Summary of the Systematic Review

Article Citation

Instructional Techniques in Cognitive Rehabilitation: A Preliminary Report

Sohlberg, M. M., Ehlhardt, L., et al. (2005).
Seminars in Speech and Language, 26(4), 268-279.
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Sponsoring Body

Academy of Neurologic Communication Disorders and Sciences; American Speech-Language-Hearing Association; Department of Veterans Affairs

Article Quality Ratings

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Indicators of Review Quality

  • Yes The review states a clearly focused question/aim.
  • No Criteria for inclusion of studies are provided.
  • No Search strategy described in sufficient detail for replication.
  • No Included studies are assessed for study quality.
  • N/A Quality assessments are reproducible.
  • No Characteristics of the included studies are provided.

Quality Rating Notes

Study Quality: The authors did not indicate that conclusions were based on the Academy of Neurologic Communication Disorders and Sciences levels of evidence criteria, as is the case with most ANCDS publications.

Article Details

Description

This is a review of the literature on instructional techniques from the fields of special education and neuropsychological rehabilitation in order to develop a set of principles to guide treatment in adults and children with acquired brain injury. The review is part of a series by the Academy of Neurologic Communication Disorders and Sciences Practice devoted to the management of traumatic brain injury.

Questions/Aims Addressed

What is the best approach when teaching individuals with moderate or severe cognitive impairments to learn new information or skills?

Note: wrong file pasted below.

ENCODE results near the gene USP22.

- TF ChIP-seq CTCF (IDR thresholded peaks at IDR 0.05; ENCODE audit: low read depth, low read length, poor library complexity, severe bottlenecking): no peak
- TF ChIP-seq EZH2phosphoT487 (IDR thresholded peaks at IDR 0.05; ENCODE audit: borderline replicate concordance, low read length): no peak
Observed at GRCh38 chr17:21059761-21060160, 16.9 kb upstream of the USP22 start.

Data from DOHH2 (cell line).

Population

Individuals with acquired brain injury

Intervention/Assessment

Instructional techniques in cognitive rehabilitation

Number of Studies Included

Over 30

Years Included

1994-2005


Conclusions from This Systematic Review

What are Conclusions?

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Treatment

The findings from this review support the use of several instructional techniques and that "overall, there is increasing evidence that learners with severe cognitive impairments can learn new skills and information when provided with systematic instruction" (p. 276).

Keywords: Cognition, Instructional Techniques (e.g. Errorless Learning/Vanishing Cues)

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Treatment

The authors stated that "errorless learning techniques have been shown to be effective for individuals with severe declarative memory impairments in a variety of etiologies, including [traumatic brain injury]" (p. 276).

Keywords: Memory, Traumatic Brain Injury, Instructional Treatments (e.g. Errorless Learning), Instructional Treatments (e.g. Errorless Learning)

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Treatment

The authors stated that "errorless learning techniques have been shown to be effective for individuals with severe declarative memory impairments in a variety of etiologies, including [traumatic brain injury]" (p. 276).

Keywords: Memory, Traumatic Brain Injury, Instructional Treatments (e.g. Errorless Learning), Instructional Treatments (e.g. Errorless Learning)

Notes on This Article

On page 277 (Table 3) of the full article, a checklist is provided for clinician use to help integrate instructional practices into treatment. 

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